ShanghART, Shanghai, China
Yu Youhan, now aged 75, has been a revered figure in the development of contemporary Chinese painting since the heyday of China’s avant-garde. One of the principal artists associated with the political pop movement that emerged at the tail end of the 1980s and early 1990s, Yu has been at the centre of longstanding debates around his seemingly abrupt stylistic shifts as well as his appropriation from iconic contemporary Western artists – most notably Gerhard Richter and Andy Warhol.
‘The Representational and the Abstract’ is Yu’s first solo show at ShanghART in over a decade and features new paintings as well as rare, early works that are being shown for the first time. It sets out the three distinct, if somewhat oversimplified, categories that his work has fallen into since the beginning of his career in the 1970s: modernist abstraction, pop and rural and urban landscapes. Yu’s early paintings were directly influenced by his experiences during the Cultural Revolution (1966–76). His best-known works, from the early political pop period, are his portraits of Mao Zedong in bright floral patterns, playing ping-pong or standing proudly in a decked-out suburban living room (a re-creation of Richard Hamilton’s 1956 collage, Just What Is It That Makes Today’s Homes so Different, so Appealing?). These are not so much critiques of the harsh, dark days of the Cultural Revolution as they are Yu’s attempt to humanize Mao – to place him among the masses, rather than perpetuate historical deification.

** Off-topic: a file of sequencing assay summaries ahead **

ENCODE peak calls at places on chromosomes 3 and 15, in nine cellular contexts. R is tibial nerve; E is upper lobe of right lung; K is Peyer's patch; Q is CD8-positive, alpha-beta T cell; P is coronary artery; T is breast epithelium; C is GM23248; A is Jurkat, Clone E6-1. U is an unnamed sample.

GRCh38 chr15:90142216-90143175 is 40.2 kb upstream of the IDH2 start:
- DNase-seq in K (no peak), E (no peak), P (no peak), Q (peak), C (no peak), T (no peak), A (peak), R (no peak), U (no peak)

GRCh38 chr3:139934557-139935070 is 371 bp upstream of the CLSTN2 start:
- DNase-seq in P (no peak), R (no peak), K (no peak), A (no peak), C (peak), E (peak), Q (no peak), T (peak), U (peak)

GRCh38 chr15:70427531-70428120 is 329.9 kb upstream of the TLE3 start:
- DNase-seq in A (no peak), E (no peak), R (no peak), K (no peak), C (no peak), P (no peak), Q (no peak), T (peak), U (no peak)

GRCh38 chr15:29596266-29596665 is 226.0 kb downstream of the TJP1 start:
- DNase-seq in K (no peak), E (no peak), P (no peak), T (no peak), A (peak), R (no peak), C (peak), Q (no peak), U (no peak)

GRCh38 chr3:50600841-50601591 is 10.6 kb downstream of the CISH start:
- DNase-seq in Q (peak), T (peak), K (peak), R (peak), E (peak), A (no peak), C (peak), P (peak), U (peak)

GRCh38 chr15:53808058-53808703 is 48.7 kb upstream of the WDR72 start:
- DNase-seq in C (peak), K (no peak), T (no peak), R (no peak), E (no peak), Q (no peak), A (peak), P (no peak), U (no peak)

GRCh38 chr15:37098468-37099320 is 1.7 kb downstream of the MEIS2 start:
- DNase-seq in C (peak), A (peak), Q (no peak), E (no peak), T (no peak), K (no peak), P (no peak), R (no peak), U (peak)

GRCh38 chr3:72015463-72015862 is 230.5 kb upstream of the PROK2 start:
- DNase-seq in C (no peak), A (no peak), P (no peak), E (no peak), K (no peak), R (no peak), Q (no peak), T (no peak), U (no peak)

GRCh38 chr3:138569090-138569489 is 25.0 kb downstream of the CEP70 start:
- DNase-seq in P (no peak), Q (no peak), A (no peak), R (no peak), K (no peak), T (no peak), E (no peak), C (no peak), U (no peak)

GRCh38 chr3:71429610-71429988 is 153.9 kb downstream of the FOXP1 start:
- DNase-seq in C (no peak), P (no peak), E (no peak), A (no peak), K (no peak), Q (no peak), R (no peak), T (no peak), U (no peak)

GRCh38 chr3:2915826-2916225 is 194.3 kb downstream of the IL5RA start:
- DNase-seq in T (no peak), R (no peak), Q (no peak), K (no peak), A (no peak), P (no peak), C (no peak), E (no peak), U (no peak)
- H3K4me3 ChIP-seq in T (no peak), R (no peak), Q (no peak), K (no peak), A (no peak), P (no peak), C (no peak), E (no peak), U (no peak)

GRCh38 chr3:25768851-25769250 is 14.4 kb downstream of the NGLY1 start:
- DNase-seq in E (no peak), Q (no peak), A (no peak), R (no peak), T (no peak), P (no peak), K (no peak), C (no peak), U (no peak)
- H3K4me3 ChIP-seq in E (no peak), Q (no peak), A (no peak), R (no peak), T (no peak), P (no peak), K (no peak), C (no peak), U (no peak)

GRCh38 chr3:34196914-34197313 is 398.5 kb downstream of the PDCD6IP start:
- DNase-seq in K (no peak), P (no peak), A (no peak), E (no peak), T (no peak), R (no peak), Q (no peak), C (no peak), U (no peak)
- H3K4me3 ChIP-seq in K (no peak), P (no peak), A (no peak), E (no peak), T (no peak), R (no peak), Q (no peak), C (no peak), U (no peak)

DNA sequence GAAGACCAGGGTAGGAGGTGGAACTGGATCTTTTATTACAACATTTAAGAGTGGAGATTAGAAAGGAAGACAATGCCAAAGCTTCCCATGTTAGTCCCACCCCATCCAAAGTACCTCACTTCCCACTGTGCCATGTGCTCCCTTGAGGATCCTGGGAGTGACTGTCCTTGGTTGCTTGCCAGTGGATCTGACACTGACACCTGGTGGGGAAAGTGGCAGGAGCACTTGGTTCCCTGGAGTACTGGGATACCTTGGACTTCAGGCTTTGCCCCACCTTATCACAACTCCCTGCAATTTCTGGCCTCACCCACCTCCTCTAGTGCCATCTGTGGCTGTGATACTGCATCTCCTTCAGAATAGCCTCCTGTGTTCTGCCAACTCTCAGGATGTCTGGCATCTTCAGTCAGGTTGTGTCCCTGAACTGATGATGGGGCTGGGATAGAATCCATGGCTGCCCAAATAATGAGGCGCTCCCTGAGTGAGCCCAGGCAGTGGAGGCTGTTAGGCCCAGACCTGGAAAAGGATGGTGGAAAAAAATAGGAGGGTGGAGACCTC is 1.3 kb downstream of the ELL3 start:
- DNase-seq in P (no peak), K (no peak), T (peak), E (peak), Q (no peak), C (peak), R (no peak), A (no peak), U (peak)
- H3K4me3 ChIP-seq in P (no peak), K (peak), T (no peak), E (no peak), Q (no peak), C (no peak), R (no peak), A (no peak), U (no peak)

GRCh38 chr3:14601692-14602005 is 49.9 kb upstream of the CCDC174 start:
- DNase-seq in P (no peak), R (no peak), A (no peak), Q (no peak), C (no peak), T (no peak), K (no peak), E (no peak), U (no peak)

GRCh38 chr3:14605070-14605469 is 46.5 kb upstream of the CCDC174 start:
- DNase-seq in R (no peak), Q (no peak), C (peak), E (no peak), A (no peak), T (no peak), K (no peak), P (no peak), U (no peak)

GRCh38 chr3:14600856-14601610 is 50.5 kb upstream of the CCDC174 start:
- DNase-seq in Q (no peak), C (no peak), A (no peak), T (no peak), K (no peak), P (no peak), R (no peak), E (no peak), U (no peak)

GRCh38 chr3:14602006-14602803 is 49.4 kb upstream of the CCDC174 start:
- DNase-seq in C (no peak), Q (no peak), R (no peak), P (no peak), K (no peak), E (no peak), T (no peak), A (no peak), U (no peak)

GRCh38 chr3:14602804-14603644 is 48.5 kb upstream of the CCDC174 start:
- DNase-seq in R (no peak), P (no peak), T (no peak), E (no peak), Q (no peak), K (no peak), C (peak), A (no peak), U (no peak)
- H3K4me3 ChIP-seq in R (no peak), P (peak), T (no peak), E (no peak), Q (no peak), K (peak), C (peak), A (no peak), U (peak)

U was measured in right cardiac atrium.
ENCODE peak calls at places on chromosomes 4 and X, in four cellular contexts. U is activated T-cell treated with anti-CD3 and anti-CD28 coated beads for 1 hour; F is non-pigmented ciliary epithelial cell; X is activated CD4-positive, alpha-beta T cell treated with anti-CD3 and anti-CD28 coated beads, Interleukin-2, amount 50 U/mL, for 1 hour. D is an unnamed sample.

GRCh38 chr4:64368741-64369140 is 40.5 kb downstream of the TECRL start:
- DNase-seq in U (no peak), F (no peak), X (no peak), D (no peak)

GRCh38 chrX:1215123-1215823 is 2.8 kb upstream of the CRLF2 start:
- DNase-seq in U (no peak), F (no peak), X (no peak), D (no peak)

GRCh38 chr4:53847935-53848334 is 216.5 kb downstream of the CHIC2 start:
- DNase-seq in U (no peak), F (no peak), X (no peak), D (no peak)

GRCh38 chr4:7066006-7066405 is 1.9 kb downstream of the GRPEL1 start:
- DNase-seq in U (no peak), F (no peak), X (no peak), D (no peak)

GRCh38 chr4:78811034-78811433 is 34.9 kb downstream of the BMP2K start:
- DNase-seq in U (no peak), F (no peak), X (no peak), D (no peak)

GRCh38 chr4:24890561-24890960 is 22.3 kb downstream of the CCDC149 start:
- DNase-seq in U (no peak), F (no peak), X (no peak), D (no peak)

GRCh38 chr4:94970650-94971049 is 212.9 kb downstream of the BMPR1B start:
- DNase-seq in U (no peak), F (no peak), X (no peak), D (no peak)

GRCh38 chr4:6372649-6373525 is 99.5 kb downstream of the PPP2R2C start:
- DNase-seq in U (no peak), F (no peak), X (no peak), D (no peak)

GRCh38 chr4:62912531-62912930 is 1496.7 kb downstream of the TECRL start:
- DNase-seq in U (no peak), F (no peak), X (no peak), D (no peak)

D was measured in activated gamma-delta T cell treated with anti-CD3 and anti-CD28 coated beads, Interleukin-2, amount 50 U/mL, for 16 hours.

Occupying both floors of ShanghART’s West Bund space, the exhibition opens with eight large-scale paintings made between 2013 and 2017. Terracotta Army on Yimeng Mountain and the twelve-panel The Wheel of Life, both painted in 2017, best establish the hybridity of Yu’s representational and abstract concerns. Sometimes the artist directly references his own earlier works: the figures in the foreground of Terracotta Army, for example, are from his ‘Ah, Us!’ series and closely echo Black and White Heads (both 1998), which depicts a pair of ancient terracotta soldiers. The mountainous background and receding terraced landscape are rendered in the loose, multicoloured brushstrokes that are characteristic of Yu’s abstract compositions. The Wheel of Life is painted in hues of yellowish brown, tan, orange and black, and appears like a series of stained glass windows (each canvas panel is roughly one metre square) or an architectural floor plan. With its quilted, abstract motifs, it also feels like a nod to the Swiss modernist painter Paul Klee.
Two of the show’s earliest works, on the second floor, serve to illustrate the range of Yu’s styles and themes. Colosseum (1988), one of his first pop pieces, depicts the great Roman amphitheatre in contrasting primary colours of cobalt blue, bright yellow and cadmium red. Enshrined in its own separate space, the acrylic on paper Still 1979–17 (1979) is a table-top still life that pays homage to both Giorgio Morandi and Pablo Picasso.
The showstoppers here are a modest-sized black and white work, Abstract 1990–12 (1990), with a rectangular band of brushstrokes running across its stark white canvas like a fragmented paragraph or code, and the adjacent, larger 20131231 (2013). Here, a circular celestial pool is set within a large, square canvas swarming with lines of lavender, variants of blue, umbers and black on a slightly modulated dark ground. Both are dazzling abstracts in modulated colours that feel illuminated from within.
‘The Representational and the Abstract’ isn’t necessarily a defining treatise on Yu’s shifting, nonlinear trajectory over the past nearly five decades, but his statement from a recently published monograph summarizes it beautifully: ‘Art is valued for its freedom, and I have the right to choose.’
Main image: Yu Youhan, The Wheel of Life (detail), 2017, acrylic on canvas, 12 pieces, each 1 x 1 m. Courtesy: ShanghART Gallery, Shanghai